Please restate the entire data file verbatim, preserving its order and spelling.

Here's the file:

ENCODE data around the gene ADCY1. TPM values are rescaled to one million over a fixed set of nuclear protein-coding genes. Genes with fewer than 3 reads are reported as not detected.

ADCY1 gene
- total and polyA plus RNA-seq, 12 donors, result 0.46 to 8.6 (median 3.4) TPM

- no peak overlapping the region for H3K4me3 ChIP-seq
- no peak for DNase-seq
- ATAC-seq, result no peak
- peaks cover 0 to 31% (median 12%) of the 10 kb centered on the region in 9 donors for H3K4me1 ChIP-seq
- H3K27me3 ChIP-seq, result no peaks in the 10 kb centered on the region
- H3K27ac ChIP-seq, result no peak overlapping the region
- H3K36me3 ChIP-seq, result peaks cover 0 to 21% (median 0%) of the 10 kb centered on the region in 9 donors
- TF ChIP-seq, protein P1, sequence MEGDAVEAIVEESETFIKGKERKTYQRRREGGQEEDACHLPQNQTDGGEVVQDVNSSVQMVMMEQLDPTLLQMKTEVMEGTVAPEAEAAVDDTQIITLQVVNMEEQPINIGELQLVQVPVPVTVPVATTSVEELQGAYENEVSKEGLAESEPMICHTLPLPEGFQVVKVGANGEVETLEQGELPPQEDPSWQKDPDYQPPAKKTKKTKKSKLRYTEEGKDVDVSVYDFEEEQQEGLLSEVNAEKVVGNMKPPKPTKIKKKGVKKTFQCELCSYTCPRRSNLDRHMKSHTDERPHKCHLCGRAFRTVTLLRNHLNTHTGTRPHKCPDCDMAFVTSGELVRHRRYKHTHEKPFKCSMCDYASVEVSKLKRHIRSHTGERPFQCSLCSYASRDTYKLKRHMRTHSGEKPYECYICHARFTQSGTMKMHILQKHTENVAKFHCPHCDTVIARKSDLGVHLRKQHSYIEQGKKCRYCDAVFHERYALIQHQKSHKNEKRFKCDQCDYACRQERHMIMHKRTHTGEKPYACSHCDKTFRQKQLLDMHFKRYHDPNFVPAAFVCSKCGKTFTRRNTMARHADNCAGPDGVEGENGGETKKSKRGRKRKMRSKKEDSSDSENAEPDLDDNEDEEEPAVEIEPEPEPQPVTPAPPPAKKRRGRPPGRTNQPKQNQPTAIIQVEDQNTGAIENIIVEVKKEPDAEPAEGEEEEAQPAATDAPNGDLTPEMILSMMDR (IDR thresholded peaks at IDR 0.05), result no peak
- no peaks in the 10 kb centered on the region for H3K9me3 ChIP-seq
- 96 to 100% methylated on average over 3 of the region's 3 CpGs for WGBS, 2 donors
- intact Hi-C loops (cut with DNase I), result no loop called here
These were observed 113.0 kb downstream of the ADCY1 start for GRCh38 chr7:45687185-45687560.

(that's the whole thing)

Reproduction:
ENCODE data around the gene ADCY1. TPM values are rescaled to one million over a fixed set of nuclear protein-coding genes. Genes with fewer than 3 reads are reported as not detected.

ADCY1 gene
- total and polyA plus RNA-seq, 12 donors, result 0.46 to 8.6 (median 3.4) TPM

- no peak overlapping the region for H3K4me3 ChIP-seq
- no peak for DNase-seq
- ATAC-seq, result no peak
- peaks cover 0 to 31% (median 12%) of the 10 kb centered on the region in 9 donors for H3K4me1 ChIP-seq
- H3K27me3 ChIP-seq, result no peaks in the 10 kb centered on the region
- H3K27ac ChIP-seq, result no peak overlapping the region
- H3K36me3 ChIP-seq, result peaks cover 0 to 21% (median 0%) of the 10 kb centered on the region in 9 donors
- TF ChIP-seq, protein P1, sequence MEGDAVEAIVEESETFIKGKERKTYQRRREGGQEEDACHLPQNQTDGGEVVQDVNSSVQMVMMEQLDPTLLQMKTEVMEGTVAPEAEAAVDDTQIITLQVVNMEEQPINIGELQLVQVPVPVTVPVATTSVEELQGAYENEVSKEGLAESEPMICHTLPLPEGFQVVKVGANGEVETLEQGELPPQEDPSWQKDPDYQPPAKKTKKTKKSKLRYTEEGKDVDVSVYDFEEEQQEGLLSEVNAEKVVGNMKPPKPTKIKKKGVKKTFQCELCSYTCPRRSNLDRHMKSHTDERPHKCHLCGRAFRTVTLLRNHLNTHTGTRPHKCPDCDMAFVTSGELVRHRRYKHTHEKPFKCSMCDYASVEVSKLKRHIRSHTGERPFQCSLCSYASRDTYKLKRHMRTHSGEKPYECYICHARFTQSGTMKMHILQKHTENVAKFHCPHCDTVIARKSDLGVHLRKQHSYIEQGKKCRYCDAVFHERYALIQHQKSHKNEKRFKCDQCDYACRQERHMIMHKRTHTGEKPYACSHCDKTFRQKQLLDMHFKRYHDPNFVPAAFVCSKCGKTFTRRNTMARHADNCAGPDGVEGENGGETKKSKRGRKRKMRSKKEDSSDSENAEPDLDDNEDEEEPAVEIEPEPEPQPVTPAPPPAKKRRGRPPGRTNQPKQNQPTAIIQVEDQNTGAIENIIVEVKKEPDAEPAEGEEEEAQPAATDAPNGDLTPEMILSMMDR (IDR thresholded peaks at IDR 0.05), result no peak
- no peaks in the 10 kb centered on the region for H3K9me3 ChIP-seq
- 96 to 100% methylated on average over 3 of the region's 3 CpGs for WGBS, 2 donors
- intact Hi-C loops (cut with DNase I), result no loop called here
These were observed 113.0 kb downstream of the ADCY1 start for GRCh38 chr7:45687185-45687560.